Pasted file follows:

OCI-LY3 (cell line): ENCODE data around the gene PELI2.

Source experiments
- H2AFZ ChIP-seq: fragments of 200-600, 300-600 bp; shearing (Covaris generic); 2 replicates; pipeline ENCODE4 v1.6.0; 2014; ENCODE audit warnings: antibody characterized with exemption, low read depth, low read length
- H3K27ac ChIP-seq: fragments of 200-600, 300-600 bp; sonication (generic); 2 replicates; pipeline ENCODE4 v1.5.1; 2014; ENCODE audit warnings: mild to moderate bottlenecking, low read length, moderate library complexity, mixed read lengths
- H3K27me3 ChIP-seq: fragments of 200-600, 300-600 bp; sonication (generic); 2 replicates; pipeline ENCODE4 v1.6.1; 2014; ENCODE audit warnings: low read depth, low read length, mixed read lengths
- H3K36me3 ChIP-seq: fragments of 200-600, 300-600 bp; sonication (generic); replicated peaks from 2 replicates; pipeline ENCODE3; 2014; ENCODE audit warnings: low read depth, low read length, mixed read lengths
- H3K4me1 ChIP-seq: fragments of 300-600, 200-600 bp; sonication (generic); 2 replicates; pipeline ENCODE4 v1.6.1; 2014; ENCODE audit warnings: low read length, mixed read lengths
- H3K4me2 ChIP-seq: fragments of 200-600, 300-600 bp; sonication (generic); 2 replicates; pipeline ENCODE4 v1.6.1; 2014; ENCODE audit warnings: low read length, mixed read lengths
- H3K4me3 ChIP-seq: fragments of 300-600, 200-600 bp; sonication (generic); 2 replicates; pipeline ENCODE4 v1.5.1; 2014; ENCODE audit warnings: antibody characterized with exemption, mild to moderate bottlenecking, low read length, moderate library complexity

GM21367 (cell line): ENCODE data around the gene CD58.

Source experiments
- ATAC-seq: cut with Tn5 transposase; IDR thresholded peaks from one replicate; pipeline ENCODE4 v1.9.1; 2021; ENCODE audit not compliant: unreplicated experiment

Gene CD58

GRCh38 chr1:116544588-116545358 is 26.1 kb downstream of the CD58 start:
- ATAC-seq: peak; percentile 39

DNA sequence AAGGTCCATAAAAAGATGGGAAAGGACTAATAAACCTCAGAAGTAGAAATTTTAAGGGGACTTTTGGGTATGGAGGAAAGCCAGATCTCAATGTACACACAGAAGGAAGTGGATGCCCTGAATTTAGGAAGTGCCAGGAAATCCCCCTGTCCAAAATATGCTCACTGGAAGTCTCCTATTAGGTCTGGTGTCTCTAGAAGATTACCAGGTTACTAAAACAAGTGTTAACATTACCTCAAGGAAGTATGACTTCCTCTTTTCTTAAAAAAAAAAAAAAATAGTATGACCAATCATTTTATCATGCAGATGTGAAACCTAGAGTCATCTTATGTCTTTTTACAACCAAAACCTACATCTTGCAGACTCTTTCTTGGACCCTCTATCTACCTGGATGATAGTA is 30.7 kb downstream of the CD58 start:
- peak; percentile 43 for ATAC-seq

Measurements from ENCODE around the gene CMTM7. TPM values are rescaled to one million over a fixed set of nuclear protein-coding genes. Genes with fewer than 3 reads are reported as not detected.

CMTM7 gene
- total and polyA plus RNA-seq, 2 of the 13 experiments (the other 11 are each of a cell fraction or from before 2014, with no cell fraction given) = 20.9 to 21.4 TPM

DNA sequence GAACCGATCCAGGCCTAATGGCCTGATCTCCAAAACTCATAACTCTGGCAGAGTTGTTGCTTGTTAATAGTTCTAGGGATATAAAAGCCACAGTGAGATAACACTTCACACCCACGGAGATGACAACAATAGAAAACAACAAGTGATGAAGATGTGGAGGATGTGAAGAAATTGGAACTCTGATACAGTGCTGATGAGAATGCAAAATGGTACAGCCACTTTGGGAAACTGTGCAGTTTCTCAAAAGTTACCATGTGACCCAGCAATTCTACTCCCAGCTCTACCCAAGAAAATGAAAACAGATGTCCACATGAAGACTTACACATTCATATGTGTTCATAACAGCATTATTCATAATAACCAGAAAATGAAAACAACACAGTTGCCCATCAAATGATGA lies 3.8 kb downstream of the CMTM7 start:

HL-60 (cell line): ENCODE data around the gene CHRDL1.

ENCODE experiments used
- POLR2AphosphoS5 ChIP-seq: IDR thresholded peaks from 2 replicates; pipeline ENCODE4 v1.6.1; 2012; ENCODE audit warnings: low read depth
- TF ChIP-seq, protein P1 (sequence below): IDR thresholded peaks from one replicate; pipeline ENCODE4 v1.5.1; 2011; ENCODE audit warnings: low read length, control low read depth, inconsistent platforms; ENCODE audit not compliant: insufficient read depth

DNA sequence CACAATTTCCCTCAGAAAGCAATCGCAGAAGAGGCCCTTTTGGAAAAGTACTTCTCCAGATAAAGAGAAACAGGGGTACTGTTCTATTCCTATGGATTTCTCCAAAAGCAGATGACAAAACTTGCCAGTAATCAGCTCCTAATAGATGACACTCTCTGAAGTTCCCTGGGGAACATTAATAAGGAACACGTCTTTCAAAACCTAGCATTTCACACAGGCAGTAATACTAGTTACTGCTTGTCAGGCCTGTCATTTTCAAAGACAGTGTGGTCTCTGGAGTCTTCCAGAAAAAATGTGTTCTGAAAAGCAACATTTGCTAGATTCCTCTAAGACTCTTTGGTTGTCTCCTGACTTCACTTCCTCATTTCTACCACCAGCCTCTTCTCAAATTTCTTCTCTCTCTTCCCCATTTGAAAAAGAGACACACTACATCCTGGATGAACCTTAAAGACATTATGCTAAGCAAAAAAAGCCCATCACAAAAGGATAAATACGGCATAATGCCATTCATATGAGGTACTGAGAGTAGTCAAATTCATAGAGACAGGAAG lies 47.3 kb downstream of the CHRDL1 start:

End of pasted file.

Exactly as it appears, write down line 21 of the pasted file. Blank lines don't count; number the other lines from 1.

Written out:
DNA sequence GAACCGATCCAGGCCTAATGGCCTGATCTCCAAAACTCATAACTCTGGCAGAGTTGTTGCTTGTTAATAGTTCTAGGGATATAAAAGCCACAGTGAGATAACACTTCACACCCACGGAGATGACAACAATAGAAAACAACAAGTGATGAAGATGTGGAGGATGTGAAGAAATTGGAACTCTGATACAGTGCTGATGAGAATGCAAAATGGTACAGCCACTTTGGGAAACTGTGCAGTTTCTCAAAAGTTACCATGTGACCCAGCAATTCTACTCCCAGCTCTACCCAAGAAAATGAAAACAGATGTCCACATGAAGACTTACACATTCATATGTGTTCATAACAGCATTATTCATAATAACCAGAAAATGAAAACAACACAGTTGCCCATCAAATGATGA lies 3.8 kb downstream of the CMTM7 start: